Let me interrupt you on this because I'd like to break down all this--
--the specific bits on it, OK? We're still rolling. So let me begin by asking you, um, to tell me about, um, ah, some specific reactions to your executive order on affirmative action.
I don't think you have enough film to go into that. Well, the, ah, ah, the reaction was immediate. It was not all White. It was Black and White. The surprise for me was, ah, the number of, ah, Black friends, well-meaning, who were frightened by the aggressiveness of this program. And who cautioned me to slow down. Ah, that they were concerned there might be a reaction against the Black community. Well, um, our, our studies indicated to us there was, the Black community was in a position that, um, for the majority of Black people, things could not get any worse. In some ways, things were excellent, and in other ways were very good or getting better, different categories, but, and better than almost any other city in the country, I keep saying that, because it was true. Atlanta was clearly head and shoulders above the rest of the na--ah, above the rest of the nation. But, not as good as we could be, and not as good as we had to be. Um, um, I had people that say, when I talked about affirmative action, and they were contracting with the city, professional firms or whatever, maybe a law firm, ah, maybe a major corporation, um, I've got a whole file of reactions. You know, one of which was, well, Maynard, ah, This was a, a major, ah, manager of a major White-run corporation, who got very upset with me about the policy on affirmative action. And um, said that "I don't see this to be necessary, we're going to do what's right, you know, you can trust us and so forth." And I said, "I have every confidence, but ah, you know, I want to trust you, but I also want you to sign on the dotted line." Ah, said, "Well, look, I'm just not to going out and hire the first Negro I see." I said, "I think that's a pretty sound personnel policy." I said, "I wouldn't either."** And I said, "We're not talking about that. We're talking about a policy. An affirmative action plan." And I said, "I want to work with you." You know, "Well, I can't get it done in a month." I said, "I've never given you a timetable." "Well who do you want us to hire?" I said, "You know my policy, I never, ever recommend the person." And my reason for that is because I never wanted them to be able to say, "Well, Maynard's doing this to kind of get his buddies and his cronies into a job." So I would never recommend anybody for a particular position. But when the first of the downtown banks responded to our initiatives after a while, and, ah, came in and said, "We want to, we want to adopt an affirmative action plan, and we've spotted somebody in the bank we want to promote. It's going to take us about four or five months." I said, "That's fine, I've never said, how long you have to do it. All I want is your word." They kept their word. This was the First Georgia Bank. And, um, they said, "But what about for the board, you know, who do you recommend?" I said, "I don't do, I don't do that." Well, "Would you respond if we brought you three or four names?" "Sure, I'd be happy to," and thats how Tom Corty was recommended to his first board. They asked "What about these men," "All excellent people, all of them," "What about Tom Corty," "Excellent Man, will do an excellent job." Well, "Who do you think is the best of them," "Well I think Tom Corty, a former banker, ah, and a business men will probably do the best job for the bank." And that's what we're talking about. We don't just want to get a Black person on who can't help you, and therefore discourage you and your colleagues in the banking community from inviting other Black people in the board. So we were always balancing, always a balancing act. And there were thousands of other examples, but it was never dull .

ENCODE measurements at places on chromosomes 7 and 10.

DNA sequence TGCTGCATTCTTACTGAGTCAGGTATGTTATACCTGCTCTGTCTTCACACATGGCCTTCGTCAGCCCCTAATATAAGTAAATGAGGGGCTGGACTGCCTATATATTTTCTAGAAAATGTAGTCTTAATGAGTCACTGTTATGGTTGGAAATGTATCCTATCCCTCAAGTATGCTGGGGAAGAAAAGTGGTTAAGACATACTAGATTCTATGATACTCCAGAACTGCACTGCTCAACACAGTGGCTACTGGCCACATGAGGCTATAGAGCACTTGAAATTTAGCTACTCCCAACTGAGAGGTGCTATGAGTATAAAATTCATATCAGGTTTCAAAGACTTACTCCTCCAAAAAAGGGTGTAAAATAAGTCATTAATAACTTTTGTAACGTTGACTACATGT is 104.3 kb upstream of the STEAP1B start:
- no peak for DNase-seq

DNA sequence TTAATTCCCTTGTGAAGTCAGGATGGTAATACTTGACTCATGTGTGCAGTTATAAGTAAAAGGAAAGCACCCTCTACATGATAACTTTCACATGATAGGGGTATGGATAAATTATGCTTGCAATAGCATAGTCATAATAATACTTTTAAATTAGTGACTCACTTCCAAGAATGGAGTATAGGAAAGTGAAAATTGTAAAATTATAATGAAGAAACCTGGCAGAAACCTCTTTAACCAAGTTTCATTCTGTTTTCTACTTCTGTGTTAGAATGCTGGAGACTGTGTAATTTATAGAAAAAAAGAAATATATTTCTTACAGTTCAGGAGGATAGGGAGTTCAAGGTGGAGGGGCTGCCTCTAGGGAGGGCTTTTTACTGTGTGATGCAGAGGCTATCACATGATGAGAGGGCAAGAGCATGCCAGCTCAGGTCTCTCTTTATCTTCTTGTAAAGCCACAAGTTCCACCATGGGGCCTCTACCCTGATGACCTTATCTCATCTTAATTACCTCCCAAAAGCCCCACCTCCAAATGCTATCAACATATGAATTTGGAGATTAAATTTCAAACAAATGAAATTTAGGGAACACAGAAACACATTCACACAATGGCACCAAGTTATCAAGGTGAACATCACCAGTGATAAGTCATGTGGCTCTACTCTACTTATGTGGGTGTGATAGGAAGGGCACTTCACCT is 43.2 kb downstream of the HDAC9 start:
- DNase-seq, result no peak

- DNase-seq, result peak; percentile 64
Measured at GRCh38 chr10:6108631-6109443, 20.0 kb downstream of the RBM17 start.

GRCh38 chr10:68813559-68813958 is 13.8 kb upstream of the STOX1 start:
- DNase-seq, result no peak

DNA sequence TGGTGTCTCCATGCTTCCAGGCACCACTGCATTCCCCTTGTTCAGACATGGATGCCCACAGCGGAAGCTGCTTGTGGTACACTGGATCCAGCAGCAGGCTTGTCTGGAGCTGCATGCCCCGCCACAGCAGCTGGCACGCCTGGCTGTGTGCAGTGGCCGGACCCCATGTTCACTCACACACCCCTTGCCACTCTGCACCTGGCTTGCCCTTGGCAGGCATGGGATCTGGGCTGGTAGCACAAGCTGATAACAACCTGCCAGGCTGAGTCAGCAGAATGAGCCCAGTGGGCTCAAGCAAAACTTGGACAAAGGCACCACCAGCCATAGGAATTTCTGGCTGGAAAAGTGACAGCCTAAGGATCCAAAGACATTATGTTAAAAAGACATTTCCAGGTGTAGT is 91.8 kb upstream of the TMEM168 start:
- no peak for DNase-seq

Good, now what I'd like to do--